The September 2023 Compass points-based system is a progressive and robust tool, providing important transparency to what has long been criticised as an opaque process, and hopefully adding much-needed predictability for firms planning to hire. It assesses not only the individual but the hiring company as well, benchmarked against the wider industry. Existing factors like the individuals’ salary and qualifications will continue to be considered, but niche skills can garner bonus points under the framework.
The game changer though is really the new assessment criteria for the firm. From September next year, firms will also be assessed based on their employee diversity and their support for locals, with bonus points being earned if the business is one of strategic economic priority for Singapore.
Will the trend brand Singapore as protectionist, giving multinationals pause or even making them take their businesses to more relaxed jurisdictions?
It is useful at this point to look at the bigger picture and consider how Singapore compares to the rest of the region. Singapore remains just a little red dot in South-east Asia, but it has become a decided economic powerhouse over the years. In addition to traditional areas like energy and financial services, technology has been a driver, and companies with large presences here include Chinese tech giants like Bytedance and Tencent alongside American big tech like Amazon, Google and Meta. Even rapidly growing fast-fashion giant Shein will soon be setting up shop in the Lion City.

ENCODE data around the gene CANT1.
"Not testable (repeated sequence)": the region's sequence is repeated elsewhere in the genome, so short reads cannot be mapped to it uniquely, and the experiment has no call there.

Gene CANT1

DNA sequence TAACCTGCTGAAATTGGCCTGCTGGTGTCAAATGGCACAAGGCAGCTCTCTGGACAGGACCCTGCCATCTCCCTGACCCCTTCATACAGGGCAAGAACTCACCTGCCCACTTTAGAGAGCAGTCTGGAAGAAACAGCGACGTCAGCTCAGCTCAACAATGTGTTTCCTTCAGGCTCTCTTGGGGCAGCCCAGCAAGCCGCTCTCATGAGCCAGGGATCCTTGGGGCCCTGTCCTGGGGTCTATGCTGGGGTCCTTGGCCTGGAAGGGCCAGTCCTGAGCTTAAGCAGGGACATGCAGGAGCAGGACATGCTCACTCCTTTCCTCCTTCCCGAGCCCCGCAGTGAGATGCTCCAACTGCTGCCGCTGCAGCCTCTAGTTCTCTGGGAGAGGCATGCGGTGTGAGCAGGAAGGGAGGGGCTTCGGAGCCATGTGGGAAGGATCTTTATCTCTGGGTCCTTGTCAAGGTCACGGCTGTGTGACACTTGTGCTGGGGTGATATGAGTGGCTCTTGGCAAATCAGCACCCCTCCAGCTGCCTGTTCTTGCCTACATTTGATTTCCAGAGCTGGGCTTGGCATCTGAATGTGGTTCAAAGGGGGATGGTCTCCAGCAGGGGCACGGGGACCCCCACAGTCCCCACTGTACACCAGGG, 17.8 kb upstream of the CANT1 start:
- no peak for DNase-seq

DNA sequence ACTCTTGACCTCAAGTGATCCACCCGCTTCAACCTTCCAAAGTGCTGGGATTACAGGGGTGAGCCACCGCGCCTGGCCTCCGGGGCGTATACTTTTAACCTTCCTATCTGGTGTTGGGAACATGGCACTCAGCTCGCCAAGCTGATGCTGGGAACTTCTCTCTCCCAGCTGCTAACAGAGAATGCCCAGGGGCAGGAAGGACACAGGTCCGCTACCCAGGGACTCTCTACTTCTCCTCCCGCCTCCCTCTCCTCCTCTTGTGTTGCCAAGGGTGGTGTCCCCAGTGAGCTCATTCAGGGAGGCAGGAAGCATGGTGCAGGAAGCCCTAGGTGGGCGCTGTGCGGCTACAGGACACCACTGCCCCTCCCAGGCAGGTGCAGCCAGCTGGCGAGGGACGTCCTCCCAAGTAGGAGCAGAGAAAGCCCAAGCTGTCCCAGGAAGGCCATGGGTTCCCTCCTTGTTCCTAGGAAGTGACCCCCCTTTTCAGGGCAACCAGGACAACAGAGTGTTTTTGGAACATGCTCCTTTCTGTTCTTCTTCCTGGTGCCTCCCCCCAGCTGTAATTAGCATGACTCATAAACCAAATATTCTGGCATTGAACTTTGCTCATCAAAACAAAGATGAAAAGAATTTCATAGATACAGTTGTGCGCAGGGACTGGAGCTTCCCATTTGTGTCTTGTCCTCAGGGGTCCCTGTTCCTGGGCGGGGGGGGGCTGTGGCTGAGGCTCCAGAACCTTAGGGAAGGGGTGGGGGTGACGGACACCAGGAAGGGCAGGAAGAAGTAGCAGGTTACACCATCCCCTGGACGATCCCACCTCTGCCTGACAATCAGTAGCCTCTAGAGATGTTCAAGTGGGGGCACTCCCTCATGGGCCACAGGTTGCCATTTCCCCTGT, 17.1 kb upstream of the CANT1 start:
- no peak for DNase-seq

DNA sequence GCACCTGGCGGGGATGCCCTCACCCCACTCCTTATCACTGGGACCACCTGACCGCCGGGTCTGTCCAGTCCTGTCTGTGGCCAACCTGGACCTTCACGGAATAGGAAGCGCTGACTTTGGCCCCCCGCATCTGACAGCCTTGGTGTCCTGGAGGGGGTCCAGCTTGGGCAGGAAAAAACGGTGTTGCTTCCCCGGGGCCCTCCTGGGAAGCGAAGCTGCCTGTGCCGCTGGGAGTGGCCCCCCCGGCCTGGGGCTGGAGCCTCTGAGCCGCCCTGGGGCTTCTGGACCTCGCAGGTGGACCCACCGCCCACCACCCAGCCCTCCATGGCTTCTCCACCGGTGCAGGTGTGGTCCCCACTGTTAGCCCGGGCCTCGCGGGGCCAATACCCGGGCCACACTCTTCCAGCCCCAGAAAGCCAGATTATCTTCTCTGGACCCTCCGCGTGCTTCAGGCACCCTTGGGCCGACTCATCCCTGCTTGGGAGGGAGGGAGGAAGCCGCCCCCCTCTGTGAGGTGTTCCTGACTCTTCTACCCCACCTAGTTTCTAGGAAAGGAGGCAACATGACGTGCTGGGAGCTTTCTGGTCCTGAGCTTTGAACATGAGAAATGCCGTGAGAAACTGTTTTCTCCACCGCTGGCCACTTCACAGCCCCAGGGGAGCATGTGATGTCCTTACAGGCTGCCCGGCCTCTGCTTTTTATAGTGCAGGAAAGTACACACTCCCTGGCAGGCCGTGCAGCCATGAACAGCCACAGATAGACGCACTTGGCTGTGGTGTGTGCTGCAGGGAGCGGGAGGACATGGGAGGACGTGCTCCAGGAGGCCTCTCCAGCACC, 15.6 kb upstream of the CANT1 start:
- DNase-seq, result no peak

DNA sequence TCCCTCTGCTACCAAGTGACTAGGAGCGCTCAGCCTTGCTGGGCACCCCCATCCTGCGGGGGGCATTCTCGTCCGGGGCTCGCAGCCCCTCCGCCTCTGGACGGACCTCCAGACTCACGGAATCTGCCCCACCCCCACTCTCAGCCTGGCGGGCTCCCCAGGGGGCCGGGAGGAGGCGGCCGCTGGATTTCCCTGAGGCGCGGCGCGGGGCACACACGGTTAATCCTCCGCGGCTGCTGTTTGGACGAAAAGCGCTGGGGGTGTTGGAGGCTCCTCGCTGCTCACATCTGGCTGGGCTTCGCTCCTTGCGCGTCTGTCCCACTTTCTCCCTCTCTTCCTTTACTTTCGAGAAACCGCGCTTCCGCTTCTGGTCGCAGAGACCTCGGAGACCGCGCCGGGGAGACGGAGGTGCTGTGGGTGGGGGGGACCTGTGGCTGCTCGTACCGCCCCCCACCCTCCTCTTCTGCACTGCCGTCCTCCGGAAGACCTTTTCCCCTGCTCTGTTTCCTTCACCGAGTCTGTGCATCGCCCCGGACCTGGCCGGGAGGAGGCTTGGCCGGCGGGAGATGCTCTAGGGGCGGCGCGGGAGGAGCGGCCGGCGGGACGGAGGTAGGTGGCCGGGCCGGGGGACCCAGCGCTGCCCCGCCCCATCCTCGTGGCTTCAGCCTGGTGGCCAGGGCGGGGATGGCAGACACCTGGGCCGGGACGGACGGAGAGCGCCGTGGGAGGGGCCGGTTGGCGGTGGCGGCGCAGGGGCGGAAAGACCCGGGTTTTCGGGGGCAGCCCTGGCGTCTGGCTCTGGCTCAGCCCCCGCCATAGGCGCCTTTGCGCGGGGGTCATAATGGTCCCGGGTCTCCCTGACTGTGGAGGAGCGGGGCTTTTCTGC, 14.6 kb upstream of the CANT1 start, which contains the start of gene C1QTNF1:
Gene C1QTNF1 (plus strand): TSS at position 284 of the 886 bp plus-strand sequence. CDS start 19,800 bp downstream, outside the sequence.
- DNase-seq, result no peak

But with much larger neighbours like Vietnam, Thailand and Indonesia hot on its heels, Singapore needs to stay relevant in the years to come. Among other things, Singapore has smartly chosen to focus its efforts on providing advanced and robust infrastructure, piling on strength to its rule of law, and maintaining a workforce that can compete on the world stage.
Notably, not only is it attracting businesses, it is also starting to develop its own homegrown, high-flying companies. In 2021, it produced most of the start-up unicorns in the region – 15 out of 35 in Asean, according to a Credit Suisse report, including household names like Carousell, Ninja Van and Lazada.
Further tightening its foreign manpower policies falls neatly in line with this objective. Foreign firms are expected to look to the locals as their first port of call, creating jobs for them and training them up in the process. Expats who must soon be paid better than the average local and who must also possess have better skills will, in the process of working with the locals, transfer important skills and experience to them.
The underlying message is this: that the world is still welcome to do business here, but more than just increasing their own profit margins, foreign businesses and talent also need to help strengthen and upskill the local workforce.
It so happens that 2022 could be the best time for Singapore to implement such strategic changes. With zero-Covid policies adopted by its close competitor Hong Kong in addition to Sino-US tensions, large financial institutions like Credit Suisse, Citigroup and Wells Fargo have plans to invest more in Singapore and relocate bankers here. Closer neighbours still continue to see military coups, protests, and political unrest.
There have been teething issues though, and the increased difficulty involved in bringing expats into Singapore may have caused some multinationals to second guess their decisions to move their head offices from Hong Kong to Singapore. For now though, on the whole, the benefits of conducting business in Singapore still outweigh the detriments, with risks still present in other countries in the region.
If all this does work out, Singapore will have an even more formidable local workforce in years to come. Let’s hope Compass can point us towards that.